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Cover page of Transport Infrastructure and the Environment: Sustainable Mobility and Urbanism

Transport Infrastructure and the Environment: Sustainable Mobility and Urbanism


The urban transportation sector’s environmental, economic, and social footprint is immense and expanding. Many of the world’s most vexing and pressing problems – fossil fuel dependency, global warming, poverty, and social exclusion – are inextricably tied to the transportation sector. Much of the blame for the transportation sector’s inordinate environmental footprint lies in the increasing automobile-dependency of cities. Rapid motorization unavoidably shifts future travel from the most sustainable modes – public transport and non-motorized ones (walking and cycling) – to private vehicles. Despite growing concerns over energy futures, climate change,

and access for the poor, public transport’s market share of trips is expected to erode over the next decade in all world regions if past trends (in how ownership and usage of the private car is priced and public financial resources are spent on transport infrastructure) continue. A paradigm shift is needed in how we think about transportation and its relationship to the city. The integration of transport infrastructure and urban development must be elevated in importance. In many cities of the Global South, recent Bus Rapid Transit (BRT) investments provide an unprecedented opportunity to do just that. To date, however, BRT systems have failed to leverage compact, mixed-use development due not only to little strategic station-area planning but also factors like siting lines and stations in stagnant urban districts and busy roadway medians. BRT systems are being conceived and designed as mobility investments rather than city-shaping ones. Given that the majority of future urban growth worldwide will be in intermediate-size cities well-suited for BRT investments, the opportunities for making these not only mobility investments but city- shaping investments as well should not be squandered. Transit-oriented development is but one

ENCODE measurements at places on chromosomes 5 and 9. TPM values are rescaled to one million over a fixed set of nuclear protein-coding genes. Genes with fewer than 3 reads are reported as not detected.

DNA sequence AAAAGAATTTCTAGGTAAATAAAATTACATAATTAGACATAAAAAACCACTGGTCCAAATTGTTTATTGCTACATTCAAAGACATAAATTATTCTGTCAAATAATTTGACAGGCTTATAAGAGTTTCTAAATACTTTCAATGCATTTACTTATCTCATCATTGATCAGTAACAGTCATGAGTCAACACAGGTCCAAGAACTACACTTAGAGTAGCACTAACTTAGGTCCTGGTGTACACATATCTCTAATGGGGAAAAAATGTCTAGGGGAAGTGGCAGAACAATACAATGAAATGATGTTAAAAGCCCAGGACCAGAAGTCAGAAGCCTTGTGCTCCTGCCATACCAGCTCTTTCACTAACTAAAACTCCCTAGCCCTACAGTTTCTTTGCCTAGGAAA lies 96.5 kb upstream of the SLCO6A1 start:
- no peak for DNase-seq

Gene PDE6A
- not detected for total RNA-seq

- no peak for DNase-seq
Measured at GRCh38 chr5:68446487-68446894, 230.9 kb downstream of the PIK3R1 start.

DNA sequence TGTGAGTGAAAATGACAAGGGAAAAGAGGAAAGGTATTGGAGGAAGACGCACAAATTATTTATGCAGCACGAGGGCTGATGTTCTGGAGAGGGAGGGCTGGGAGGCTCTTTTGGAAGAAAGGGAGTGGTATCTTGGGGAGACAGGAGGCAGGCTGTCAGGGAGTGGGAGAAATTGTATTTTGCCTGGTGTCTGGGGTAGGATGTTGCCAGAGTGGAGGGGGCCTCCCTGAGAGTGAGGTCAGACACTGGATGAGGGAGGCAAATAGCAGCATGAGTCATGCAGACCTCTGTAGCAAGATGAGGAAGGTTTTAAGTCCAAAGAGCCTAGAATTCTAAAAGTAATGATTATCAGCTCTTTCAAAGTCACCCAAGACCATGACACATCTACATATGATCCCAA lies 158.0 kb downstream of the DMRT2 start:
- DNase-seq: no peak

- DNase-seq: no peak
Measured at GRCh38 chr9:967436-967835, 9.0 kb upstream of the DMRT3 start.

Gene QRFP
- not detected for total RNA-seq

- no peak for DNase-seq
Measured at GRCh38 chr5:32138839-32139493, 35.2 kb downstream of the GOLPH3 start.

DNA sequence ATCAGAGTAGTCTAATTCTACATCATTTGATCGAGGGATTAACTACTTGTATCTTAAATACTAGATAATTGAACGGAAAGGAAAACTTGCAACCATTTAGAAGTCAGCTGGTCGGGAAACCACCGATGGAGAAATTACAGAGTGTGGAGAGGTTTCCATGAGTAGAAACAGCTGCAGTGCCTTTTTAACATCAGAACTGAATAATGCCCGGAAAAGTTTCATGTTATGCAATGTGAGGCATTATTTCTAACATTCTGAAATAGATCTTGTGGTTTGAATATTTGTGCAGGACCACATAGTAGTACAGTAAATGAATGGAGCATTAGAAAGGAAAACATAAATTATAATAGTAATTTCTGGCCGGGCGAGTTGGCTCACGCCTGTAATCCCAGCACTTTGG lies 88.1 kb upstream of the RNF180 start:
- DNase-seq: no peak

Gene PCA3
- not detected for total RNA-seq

of a number of built forms that hold considerable promise toward placing cities of the Global

South on more sustainable mobility and urbanization pathways.

Cover page of A Turning Point for Planning Theory?: Overcoming Dividing Discourses

A Turning Point for Planning Theory?: Overcoming Dividing Discourses


Communicative planning theory (CPT), which emerged in the 1980s and 90s, unsettled assumptions about what planning is, how it works, and how it ought to be done. It also challenged ideas about what theory should be for and what form it should take. CPT refers to the work of a cluster of scholars in planning and related fields who conducted fine-grained, interpretive research on planners and planning processes, using concepts from social theorists as tools to make sense of what they observed and to develop normative perspectives on practice. They focused in considerable part on communication, interaction and dialogue, and drew new theorists into planning thought, including most notably Habermas, Foucault, and Dewey. They wrote stories of practice along with reflections on them. While CP theorists each took a different angle, they became a community of sorts, sharing drafts of manuscripts, discussing ideas on panels and in personal correspondence, building their work on one another’s ideas.